Burnham Overy Staithe, North Norfolk
The north Norfolk coast is an absolute gem....big skies, bracing clear sea breezes, magnificent flat wide beaches bordered by enormous sand dunes and salt marshes with forests of pine trees that give off the most potent scent on warm dry days.....and north Norfolk, far removed from prevailing Atlantic winds, seems to have it's fair share of long warm summer days!
I'll be honest I wasn't hugely enthusiastic, to say the least, when my husband announced that he wanted to take our young kids there for a summer holiday. "The North Sea coast? I don't think so!!"...but fortunately he persevered and beguiled me with stories of drop-dead pretty villages, cottage gardens brimming with foxgloves, roses, hollyhocks and lavender bushes. And add in those perfect picture postcard coastal villages set in 1950s 'Dads Army' settings. Of course he was absolutely on the button....it was truly fabulous and I fell in love with the place. So much so that we've returned every year for the past 21 years!
You can walk to your heart's content - shoreside paths, open beaches, forest walks and the North Norfolk Coastal Pathway that will skirt round windmills, bird and seal sanctuaries through those pretty villages and past creeks and harbours.
This walk starts at Burnham Overy Staithe and ends at Wells-next-the-Sea - an easy flat 7 mile walk following the North Norfolk Coast Path. Start in the marsh side car park in Burnham Overy Staithe and follow the path that runs along the top of the water-break on the eastern side of the River Burn creek. Depending upon the state of the tide you will see people wading through the water or sailing and kayaking out towards the sea and the Scolt Head Island and Nature Reserve. Follow the pathway heading out towards the dunes with a water meadow on your right hand side.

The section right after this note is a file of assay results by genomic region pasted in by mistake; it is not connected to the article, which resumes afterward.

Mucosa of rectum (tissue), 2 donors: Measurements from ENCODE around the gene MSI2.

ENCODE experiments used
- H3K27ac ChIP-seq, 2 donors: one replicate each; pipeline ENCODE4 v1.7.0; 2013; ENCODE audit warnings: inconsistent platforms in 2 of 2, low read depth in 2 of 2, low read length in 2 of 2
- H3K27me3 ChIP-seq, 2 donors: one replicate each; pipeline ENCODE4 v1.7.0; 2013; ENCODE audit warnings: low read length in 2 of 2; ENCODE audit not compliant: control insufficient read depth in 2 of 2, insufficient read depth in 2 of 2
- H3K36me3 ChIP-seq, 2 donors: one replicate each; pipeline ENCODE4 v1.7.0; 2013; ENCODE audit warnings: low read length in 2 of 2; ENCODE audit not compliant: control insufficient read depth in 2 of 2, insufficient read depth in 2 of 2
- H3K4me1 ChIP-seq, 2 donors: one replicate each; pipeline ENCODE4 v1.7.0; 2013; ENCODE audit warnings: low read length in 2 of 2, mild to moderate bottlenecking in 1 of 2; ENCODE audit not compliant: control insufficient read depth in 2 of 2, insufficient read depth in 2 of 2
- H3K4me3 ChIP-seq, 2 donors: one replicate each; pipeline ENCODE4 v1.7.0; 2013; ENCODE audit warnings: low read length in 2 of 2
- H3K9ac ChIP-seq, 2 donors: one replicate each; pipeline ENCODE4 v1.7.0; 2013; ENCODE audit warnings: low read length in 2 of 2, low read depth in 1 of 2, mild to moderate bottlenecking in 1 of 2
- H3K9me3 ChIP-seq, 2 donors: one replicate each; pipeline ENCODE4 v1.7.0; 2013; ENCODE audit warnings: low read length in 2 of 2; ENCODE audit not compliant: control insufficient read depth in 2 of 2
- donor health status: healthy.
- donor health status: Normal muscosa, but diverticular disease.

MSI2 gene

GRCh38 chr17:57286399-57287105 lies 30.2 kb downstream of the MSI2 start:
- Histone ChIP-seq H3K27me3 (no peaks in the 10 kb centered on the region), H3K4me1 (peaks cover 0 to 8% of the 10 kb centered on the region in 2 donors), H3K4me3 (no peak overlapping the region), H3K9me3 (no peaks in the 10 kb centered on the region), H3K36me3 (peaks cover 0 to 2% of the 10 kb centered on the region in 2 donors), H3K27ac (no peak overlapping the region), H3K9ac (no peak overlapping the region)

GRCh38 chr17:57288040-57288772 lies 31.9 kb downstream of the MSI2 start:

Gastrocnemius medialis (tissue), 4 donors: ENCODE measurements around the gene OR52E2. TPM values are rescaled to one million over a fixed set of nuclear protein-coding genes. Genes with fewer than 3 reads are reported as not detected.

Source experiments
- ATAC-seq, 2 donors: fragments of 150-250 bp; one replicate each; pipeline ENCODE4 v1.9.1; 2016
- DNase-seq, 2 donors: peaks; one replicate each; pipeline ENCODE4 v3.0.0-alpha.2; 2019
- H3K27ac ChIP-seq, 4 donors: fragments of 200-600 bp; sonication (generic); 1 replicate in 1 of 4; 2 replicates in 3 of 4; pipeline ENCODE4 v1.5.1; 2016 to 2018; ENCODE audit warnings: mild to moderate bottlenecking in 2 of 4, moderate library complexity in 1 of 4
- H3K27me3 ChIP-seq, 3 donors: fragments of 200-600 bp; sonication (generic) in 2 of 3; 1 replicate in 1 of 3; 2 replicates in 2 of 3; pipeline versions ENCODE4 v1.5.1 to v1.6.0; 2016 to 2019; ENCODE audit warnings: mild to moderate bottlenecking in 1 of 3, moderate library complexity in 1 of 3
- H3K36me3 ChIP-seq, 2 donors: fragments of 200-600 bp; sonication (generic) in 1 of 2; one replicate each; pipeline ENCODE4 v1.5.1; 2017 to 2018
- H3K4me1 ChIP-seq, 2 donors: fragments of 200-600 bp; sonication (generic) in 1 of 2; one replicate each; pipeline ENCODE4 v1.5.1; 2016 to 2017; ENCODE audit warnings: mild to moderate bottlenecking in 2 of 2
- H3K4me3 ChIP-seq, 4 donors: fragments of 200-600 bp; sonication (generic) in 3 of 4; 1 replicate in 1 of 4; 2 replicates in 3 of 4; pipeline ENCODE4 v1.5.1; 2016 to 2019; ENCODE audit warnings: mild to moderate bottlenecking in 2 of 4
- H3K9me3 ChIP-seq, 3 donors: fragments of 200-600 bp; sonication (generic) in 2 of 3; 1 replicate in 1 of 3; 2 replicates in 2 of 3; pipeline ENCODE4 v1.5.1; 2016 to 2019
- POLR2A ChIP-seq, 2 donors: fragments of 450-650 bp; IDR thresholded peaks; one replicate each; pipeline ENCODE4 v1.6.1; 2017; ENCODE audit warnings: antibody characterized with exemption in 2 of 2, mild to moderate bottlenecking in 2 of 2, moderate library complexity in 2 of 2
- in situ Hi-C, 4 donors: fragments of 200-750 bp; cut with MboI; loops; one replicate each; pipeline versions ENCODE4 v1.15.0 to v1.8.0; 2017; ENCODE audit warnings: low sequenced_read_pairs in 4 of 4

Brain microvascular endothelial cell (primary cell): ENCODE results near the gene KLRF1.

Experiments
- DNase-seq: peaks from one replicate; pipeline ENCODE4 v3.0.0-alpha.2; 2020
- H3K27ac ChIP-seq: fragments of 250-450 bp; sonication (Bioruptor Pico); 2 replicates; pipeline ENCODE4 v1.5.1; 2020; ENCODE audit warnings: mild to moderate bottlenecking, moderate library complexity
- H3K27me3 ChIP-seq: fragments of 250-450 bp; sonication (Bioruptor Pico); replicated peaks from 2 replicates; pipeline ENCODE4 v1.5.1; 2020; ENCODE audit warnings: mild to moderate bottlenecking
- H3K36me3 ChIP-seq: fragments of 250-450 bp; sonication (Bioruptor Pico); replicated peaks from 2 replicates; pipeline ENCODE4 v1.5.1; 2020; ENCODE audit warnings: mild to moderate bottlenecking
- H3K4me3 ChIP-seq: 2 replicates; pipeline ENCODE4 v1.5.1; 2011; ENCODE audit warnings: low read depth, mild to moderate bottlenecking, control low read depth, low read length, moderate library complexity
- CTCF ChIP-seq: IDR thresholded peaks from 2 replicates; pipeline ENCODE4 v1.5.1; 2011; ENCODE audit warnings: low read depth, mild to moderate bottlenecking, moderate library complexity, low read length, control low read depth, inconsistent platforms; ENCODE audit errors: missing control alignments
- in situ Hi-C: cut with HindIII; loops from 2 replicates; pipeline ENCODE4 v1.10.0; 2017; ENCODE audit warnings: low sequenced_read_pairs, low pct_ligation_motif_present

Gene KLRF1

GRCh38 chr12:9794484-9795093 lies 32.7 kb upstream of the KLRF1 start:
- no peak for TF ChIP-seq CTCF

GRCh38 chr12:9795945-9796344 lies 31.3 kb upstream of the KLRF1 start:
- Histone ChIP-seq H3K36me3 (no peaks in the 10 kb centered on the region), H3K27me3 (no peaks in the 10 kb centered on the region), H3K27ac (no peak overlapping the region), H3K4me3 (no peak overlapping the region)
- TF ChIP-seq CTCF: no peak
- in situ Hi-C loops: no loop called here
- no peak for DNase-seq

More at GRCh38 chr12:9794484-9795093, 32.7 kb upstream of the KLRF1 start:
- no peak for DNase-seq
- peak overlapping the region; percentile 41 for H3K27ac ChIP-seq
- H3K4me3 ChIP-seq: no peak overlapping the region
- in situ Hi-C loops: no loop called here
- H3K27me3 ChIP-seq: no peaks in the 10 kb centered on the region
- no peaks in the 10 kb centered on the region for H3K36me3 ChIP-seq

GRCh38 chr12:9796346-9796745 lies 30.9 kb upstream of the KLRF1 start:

Here the fields are grazed but plenty of wading birds can be seen including Oystercatcher, Curlew and in winter Golden Plover - this is a twitchers' paradise! Keep following the pathway past enormous patches of sea lavender and soon you'l reach the sand dunes which separate the creek and marsh hinterland from the beach.
You will reach a section of board walk which will lead you up into the sand dunes. Here you can walk west toward Gun Hill - massive sand dunes to sit amongst and hide from Northerly winds in the autumn and winter. If you choose not to follow the beach you can stick to the pathway land-side of the dunes, turn east and this will take you towards the Holkham National Nature Reserve and its vast pine woodlands.
To follow the rest of this walk turn east and follow the beach and sea's edge towards Holham Bay. Now you're in the land of huge skies, sea breazes and tidal flows. When the tide is out it's way, way out and when it comes in you need to be aware and make sure you're not walking along a sand bar as you can easily get cut off without noticing.
2 miles on you will reach Holkham Gap where you can access Holkham village via Lady Anne's Drive. The beach here is designated as an Area of Outstanding Natural Beauty and perfect to collect shells, fly a kite or build a sand castle. Keep walking east following the sea edge and you'll soon reach Wells-next-the-Sea estuary and harbour. Look out for the pretty brightly painted 'photo opportunity' beach huts then you'll spot the Beach Cafe and Wells Lifeboat Station!
Now turn inland and follow the pathway along the side of the quay towards the town of Wells-Next-the-Sea. You're almost there...look out for the Wells Harbour Railway - 4 steam and diesel trains (Edmund, Densil, Howard and Weasel) operate on a 10¼" gauge railway track and run approximately every 15 minutes between the town and Pinewoods Holiday Park and beach in the summer.
We stayed in at the recently opened The Quay - a boutique B & B located in a Grade II building right on the quayside in Wells-Next-the-Sea Quay - an active fishing port. Children fish for crabs from the edge of the quay, you can buy cockles and crab sticks from the fish stall and watch the fishing boats come and go. The recently renovated Globe Inn with outdoor courtyard seating area overlooks the Buttlands above the town - a pretty grassy Georgian square for drinks, lunch and evening meals. theglobeatwells.co.uk